In addition, the acquisition expands our presence in offshore West Africa with deposit fields in Ghana, notably 27% of Jubilee and 19% of TEN that are currently producing more than 140,000 barrels per day. And we continue to ramp up in the years ahead, which is an area where oil traders in particular can add some value. For these 2 assets, we will pay the $60 per barrel value, which is fair and attractive.

Finally, we will get also some exploration license in South Africa near our recent Brulpadda discovery.

May I add that beyond the asset's revenues, we are expecting additional profits come from the trading business, which will be developed around them, either for LNG or for oil trading. We intend to take some LNG from Mozambique LNG projects, which will complement our worldwide LNG portfolio. With a location in the Indian Ocean, well located to serve customers in India where we are currently developing a position with the Adani group and in Southeast Asia. Our oil trading arm, which is the largest trader of African oil, will also benefit by having access to Ghana oil from its arbitrage capacity and for developing relationship with GNPC, the Ghana national company.

Another important price -- point that I'll also mentioned is that this portfolio -- when we consider the portfolio of these 3 assets, it will be -- portfolio will be additive to our cash flow and accretive to our cash flow per barrel. The cash flow coming from Algeria and Ghana producing assets will more than cover the CapEx required by the Mozambique project, so breakeven is less than $40 per barrel. We will generate around $300 million of free cash flow between 2020, 2023 at $50 per barrel, and then it will increase to $1 billion at $50 and next to $1.5 billion at $60 per barrel when the 2 trains of Mozambique LNG will be onstream.

As I said, the acquisition, like the others we've done, plays recently -- plays to our strengths: Africa, deepwater, LNG; and fits to our strategy to continue high-grading the asset base and to reduce our breakeven. It gives clarity on our 2020/2025 profile. The Anadarko assets will increase our 2P reserve life to well above 20 years, which we consider is more than enough. So this ensures reserve replacement and provides flexibility for active portfolio management.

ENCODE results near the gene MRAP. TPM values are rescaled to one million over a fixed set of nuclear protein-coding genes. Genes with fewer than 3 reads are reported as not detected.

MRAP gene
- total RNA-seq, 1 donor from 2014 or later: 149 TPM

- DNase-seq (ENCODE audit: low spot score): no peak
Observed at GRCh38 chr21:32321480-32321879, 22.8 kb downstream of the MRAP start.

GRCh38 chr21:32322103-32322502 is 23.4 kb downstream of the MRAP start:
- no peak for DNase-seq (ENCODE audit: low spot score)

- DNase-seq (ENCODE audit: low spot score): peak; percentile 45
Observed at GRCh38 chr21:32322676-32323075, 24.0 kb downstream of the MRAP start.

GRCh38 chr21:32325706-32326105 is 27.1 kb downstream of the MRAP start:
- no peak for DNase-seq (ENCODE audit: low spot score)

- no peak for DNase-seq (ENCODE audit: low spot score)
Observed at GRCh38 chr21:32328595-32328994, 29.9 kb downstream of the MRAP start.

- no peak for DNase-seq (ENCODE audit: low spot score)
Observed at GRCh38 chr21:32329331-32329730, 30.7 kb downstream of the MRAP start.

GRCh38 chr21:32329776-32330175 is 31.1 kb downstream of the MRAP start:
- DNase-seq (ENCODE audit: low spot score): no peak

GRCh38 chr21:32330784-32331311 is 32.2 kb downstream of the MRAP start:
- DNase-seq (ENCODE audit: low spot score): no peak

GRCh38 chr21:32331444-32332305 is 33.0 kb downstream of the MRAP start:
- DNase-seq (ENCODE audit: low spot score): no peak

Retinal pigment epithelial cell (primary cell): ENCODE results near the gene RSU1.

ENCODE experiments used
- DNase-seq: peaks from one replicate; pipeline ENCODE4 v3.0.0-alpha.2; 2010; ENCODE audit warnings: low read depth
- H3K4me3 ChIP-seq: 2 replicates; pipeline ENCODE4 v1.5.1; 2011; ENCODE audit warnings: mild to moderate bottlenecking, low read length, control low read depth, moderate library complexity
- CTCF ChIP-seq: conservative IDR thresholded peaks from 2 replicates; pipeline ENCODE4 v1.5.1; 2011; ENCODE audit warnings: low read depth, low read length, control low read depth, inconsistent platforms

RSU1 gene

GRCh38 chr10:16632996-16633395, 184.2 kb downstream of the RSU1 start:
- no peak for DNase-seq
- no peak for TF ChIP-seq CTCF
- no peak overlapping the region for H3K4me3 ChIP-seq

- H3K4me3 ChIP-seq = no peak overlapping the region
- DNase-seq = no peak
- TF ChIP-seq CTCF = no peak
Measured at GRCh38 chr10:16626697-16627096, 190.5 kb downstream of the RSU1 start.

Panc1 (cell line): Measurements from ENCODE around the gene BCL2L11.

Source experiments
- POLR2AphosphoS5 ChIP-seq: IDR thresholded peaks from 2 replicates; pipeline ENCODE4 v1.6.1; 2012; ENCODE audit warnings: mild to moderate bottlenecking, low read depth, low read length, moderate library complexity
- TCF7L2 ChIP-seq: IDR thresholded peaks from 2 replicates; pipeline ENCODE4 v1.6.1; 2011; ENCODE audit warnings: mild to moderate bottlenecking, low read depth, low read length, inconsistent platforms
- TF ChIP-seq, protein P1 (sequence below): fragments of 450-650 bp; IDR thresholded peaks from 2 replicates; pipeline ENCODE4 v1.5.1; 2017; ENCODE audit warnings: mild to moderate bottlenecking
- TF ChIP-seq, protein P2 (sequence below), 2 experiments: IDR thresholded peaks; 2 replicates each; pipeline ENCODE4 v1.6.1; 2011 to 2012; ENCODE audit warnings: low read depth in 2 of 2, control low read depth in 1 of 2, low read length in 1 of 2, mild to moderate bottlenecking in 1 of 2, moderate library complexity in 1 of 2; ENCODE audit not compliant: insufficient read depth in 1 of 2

Once again, our priority is not volume growth but value growth. So we will take benefit from this growing production coming from Anadarko assets, 100,000 barrels per day growing to 160,000 barrels per day, to sell some noncore and higher-breakeven assets in order to focus our teams on the most profitable assets on our portfolio and also to continue to lower our global breakeven to be more and more resilient. This is why we announced that we'll divest at least $5 billion of assets with the majority, more than $3 billion, coming from Upstream on this period -- on the period 2019/2020. It is part of the necessary discipline linked to our capacity of being agile to seize opportunities.

We have demonstrated since 2015 our discipline on costs. We have today the lower OpEx per barrel among the majors, $5.50 per barrel; and on profitability, the better return on capital employed while, at the same time, we have been able to grow by taking countercyclical opportunities. While most of our peers concentrate their CapEx spending on U.S. shale, we are looking to the rest of the world and have been first to move in Brazil on Maersk Oil and Libya on LNG portfolio and now on Anadarko African assets, but always in the framework -- in a disciplined framework we've set to ourselves.

When we will close -- we close this deal in the coming months, it might be possible that some of the assets could be closed in 2019 as we agreed that we could close the assets on a staged manner according to the various approval process by the different countries.

Our gearing will increase temporarily by 4% and rise to 22%, 23% at $50 per barrel. And consistent with our guidance that I reaffirm today under 20%, we'll reduce debt and restore our balance sheet strength, firstly, because we are continuing to deliver strong cash flow growth as this quarter demonstrates, and there is more to come for the next 3 (sic) [2] quarters in 2019, up 10% year-to-date. And this acquisition will again be additive to our cash flow.

And second, because we also confirm at the same time -- it's why we can confirm at the same time our 2018/2020 shareholder return policy is not affected by the acquisition, maintaining the 10% dividend increase we announced in February '18 and the $5 billion share buyback with Brent at $60 per barrel that we are clearly implementing and delivering quarter after quarter. We will go into more details obviously about allocating future cash flow growth at our Investor Day in September.

On investments -- some comments on investments. You should not expect significant changes going forward largely because even as we grow the portfolio, the organic CapEx is more efficient, and we do more for less. Since the start of 2015, we have sold more than $16 billion of assets. So we have demonstrated our capacity to execute our sales program in a disciplined manner and our commitment. And we will continue to execute it in the same way with our new program for 2019/2020.

We recently announced that we sell some mature North Sea assets earlier this month, and so the high-grading will continue. Net acquisitions on average over the years have been and will be continued to be managed at a disciplined level, consistent with our goal to combine profitable growth in targeted markets with a strong balance sheet and competitive shareholder returns. We intend to confirm in September our guidance for CapEx investments, which means organic CapEx plus acquisitions minus sales.